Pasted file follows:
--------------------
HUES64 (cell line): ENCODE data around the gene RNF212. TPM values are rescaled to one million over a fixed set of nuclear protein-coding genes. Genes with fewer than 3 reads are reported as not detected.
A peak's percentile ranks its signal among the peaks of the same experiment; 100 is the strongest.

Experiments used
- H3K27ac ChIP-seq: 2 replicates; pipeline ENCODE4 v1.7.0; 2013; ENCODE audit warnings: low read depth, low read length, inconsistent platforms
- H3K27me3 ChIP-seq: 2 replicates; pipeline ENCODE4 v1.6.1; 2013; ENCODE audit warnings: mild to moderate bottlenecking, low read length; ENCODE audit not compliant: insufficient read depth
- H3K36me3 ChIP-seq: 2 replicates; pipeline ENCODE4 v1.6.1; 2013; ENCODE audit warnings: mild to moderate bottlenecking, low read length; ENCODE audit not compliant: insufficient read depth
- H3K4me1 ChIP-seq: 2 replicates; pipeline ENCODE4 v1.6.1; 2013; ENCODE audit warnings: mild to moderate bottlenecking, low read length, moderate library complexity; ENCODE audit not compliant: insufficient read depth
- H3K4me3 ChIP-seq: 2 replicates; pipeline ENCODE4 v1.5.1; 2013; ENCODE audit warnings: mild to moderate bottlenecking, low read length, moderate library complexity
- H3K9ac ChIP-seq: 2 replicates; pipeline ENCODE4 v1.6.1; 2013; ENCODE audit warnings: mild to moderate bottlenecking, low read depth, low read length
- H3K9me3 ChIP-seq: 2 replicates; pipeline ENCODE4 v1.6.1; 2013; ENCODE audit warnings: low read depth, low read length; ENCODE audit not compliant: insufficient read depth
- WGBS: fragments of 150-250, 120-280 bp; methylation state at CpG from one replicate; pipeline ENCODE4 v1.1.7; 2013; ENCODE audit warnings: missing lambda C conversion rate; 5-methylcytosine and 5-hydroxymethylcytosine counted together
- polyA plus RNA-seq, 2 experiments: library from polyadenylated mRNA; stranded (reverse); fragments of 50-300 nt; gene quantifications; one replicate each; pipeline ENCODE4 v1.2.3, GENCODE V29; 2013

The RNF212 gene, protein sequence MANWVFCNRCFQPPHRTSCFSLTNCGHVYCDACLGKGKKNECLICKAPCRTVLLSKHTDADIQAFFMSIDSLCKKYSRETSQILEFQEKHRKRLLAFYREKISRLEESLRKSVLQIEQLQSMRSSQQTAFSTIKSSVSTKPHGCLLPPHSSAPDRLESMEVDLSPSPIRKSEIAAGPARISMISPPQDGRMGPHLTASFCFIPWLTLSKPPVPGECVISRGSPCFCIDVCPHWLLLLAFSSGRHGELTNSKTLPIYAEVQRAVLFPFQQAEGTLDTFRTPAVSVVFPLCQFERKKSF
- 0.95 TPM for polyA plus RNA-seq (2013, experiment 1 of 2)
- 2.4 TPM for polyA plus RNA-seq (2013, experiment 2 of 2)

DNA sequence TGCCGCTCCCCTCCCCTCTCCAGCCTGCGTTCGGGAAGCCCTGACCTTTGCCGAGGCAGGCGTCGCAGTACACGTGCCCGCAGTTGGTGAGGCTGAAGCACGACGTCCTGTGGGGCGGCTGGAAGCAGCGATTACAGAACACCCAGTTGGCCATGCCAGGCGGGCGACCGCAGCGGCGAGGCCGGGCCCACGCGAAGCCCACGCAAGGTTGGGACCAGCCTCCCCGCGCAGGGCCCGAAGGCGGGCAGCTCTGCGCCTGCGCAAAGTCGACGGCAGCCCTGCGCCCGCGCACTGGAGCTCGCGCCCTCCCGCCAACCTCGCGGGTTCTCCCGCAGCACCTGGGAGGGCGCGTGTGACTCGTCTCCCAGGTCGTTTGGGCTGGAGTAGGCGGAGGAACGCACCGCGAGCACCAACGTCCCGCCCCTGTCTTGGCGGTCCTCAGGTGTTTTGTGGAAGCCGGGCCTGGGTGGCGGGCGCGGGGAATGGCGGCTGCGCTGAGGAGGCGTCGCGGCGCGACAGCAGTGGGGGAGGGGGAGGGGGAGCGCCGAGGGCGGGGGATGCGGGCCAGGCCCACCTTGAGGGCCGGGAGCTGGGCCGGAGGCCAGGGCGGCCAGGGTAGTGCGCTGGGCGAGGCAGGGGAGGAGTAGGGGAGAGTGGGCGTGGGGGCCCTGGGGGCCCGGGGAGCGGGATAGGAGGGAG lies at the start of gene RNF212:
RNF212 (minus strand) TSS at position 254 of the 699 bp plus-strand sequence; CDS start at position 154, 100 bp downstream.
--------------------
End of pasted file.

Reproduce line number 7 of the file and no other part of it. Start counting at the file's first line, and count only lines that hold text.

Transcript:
- H3K4me1 ChIP-seq: 2 replicates; pipeline ENCODE4 v1.6.1; 2013; ENCODE audit warnings: mild to moderate bottlenecking, low read length, moderate library complexity; ENCODE audit not compliant: insufficient read depth